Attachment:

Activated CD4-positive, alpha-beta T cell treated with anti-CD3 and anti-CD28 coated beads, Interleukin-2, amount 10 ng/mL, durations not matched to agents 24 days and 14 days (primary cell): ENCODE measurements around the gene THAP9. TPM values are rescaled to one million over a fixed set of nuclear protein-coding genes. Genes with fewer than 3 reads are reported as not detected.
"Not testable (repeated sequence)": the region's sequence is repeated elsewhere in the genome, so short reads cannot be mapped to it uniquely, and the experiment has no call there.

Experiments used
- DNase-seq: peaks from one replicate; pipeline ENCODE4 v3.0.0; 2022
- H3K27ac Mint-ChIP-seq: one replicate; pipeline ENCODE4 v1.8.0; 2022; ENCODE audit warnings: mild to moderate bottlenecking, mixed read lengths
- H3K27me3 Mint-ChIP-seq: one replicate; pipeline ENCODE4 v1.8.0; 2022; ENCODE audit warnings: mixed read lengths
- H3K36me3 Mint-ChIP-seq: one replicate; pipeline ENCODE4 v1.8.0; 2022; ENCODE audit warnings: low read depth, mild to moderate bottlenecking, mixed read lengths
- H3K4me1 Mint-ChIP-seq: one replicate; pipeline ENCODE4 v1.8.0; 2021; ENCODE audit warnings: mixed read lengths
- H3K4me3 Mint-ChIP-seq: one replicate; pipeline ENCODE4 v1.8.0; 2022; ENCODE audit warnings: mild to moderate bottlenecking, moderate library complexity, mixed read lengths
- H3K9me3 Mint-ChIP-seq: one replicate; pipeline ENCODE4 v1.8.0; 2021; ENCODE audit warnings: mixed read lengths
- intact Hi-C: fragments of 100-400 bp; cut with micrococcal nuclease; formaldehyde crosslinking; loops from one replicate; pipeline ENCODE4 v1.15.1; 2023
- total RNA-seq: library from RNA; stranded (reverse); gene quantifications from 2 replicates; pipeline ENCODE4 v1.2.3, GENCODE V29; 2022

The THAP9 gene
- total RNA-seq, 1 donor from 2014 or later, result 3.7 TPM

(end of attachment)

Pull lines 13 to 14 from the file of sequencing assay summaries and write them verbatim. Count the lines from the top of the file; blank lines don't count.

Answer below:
The THAP9 gene
- total RNA-seq, 1 donor from 2014 or later, result 3.7 TPM